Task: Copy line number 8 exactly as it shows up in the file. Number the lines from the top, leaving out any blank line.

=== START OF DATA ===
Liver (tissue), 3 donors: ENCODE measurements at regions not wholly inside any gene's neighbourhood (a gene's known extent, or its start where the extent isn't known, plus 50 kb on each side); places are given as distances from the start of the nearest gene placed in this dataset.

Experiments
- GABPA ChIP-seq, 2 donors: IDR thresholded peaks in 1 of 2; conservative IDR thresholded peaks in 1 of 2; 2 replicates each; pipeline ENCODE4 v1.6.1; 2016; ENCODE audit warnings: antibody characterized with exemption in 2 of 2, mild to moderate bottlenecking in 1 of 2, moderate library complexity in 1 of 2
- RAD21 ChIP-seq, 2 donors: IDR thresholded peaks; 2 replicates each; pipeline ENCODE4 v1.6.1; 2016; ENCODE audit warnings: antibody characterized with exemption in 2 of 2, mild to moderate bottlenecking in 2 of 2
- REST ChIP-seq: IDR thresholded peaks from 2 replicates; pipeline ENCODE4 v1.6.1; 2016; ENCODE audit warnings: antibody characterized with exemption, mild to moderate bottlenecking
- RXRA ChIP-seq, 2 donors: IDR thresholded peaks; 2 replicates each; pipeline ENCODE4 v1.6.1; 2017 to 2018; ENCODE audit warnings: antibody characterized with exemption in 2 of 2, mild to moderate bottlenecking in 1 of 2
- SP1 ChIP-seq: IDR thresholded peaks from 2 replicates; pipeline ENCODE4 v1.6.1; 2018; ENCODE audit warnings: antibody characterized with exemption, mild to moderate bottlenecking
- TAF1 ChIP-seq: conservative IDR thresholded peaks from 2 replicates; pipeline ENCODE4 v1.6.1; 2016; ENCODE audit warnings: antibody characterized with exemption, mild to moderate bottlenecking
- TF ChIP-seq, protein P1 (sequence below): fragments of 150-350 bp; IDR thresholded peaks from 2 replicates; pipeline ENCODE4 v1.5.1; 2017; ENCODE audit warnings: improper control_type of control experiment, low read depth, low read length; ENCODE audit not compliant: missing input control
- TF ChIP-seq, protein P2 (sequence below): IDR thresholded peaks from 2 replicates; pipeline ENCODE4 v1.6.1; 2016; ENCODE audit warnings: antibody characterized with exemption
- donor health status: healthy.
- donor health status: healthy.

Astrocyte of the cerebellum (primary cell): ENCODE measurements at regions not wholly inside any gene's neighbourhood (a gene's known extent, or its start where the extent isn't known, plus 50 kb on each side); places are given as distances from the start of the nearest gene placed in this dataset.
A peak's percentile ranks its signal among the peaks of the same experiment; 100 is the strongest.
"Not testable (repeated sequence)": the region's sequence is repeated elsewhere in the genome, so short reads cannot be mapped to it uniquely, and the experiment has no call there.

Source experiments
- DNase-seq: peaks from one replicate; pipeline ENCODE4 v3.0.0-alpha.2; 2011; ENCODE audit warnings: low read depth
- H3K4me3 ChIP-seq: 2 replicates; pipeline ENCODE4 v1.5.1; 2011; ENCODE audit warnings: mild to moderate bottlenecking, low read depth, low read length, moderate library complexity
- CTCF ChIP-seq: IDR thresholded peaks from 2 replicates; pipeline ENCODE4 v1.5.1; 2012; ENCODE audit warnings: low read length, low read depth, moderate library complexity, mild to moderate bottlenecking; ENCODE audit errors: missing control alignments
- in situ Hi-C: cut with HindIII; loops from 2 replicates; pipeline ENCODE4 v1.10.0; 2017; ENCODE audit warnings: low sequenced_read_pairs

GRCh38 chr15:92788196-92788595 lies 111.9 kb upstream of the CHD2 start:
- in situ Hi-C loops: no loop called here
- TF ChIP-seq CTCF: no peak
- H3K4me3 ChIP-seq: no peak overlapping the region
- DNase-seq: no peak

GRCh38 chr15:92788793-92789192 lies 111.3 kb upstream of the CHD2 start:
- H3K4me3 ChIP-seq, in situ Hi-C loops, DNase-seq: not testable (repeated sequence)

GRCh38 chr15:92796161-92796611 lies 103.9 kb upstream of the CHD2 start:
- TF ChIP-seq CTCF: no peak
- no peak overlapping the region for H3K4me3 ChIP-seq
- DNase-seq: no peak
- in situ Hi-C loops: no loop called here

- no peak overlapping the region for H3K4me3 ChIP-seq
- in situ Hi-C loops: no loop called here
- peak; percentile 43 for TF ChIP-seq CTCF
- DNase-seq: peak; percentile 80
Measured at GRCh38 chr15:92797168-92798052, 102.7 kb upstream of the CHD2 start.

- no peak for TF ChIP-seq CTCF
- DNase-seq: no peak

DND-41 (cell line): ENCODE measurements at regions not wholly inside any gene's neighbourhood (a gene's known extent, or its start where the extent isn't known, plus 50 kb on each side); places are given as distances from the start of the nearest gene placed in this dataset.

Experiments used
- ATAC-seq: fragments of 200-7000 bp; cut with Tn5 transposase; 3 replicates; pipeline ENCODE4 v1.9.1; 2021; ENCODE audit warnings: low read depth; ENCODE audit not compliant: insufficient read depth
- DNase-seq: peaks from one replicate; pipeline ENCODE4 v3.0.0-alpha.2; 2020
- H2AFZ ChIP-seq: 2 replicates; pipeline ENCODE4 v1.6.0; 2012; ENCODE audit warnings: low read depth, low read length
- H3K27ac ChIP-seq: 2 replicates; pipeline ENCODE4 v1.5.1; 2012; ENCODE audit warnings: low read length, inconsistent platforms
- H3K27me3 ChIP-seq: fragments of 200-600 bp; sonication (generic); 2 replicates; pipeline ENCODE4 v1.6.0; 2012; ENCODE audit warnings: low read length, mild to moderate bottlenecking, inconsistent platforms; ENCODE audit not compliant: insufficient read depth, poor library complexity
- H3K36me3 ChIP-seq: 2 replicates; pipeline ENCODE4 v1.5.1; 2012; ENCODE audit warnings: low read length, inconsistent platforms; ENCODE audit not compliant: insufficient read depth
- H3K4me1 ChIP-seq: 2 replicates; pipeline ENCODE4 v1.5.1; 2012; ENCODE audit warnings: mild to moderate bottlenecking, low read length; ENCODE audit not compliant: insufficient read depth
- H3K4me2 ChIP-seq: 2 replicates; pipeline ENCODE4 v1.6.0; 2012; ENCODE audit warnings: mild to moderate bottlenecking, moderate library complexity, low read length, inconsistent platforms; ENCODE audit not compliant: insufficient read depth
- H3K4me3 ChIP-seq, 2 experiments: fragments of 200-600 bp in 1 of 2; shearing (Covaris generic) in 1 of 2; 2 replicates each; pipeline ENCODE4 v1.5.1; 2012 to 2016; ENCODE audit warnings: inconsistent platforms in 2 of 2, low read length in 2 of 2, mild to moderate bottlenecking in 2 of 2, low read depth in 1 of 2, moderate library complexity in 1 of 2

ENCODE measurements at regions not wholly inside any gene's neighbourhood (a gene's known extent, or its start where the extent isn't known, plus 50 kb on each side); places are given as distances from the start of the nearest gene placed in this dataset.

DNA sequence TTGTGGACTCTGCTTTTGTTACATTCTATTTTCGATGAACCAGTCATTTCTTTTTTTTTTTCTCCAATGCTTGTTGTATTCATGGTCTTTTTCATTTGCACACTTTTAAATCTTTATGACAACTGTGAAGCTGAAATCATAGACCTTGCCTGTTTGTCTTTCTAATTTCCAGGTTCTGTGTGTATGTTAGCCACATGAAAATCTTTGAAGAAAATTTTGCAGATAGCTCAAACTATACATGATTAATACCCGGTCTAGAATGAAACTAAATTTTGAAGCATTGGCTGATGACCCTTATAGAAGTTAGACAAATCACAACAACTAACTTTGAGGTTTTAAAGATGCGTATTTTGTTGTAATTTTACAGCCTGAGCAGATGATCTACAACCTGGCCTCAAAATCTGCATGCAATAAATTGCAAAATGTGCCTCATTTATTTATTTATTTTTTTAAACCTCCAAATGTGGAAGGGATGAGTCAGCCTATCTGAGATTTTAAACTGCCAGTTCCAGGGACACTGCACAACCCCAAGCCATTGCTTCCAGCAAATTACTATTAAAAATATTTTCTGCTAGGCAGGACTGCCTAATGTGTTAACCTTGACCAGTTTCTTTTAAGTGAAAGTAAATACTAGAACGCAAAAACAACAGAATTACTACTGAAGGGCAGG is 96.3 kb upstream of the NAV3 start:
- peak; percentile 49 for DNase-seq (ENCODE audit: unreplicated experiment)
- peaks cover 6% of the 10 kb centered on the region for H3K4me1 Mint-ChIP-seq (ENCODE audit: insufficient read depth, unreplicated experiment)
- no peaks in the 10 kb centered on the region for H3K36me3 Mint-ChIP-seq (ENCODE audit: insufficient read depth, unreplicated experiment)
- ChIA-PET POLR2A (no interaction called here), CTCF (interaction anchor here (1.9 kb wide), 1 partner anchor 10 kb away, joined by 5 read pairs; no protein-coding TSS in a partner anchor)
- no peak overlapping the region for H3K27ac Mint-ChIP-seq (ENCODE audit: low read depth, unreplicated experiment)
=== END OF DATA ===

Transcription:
- TAF1 ChIP-seq: conservative IDR thresholded peaks from 2 replicates; pipeline ENCODE4 v1.6.1; 2016; ENCODE audit warnings: antibody characterized with exemption, mild to moderate bottlenecking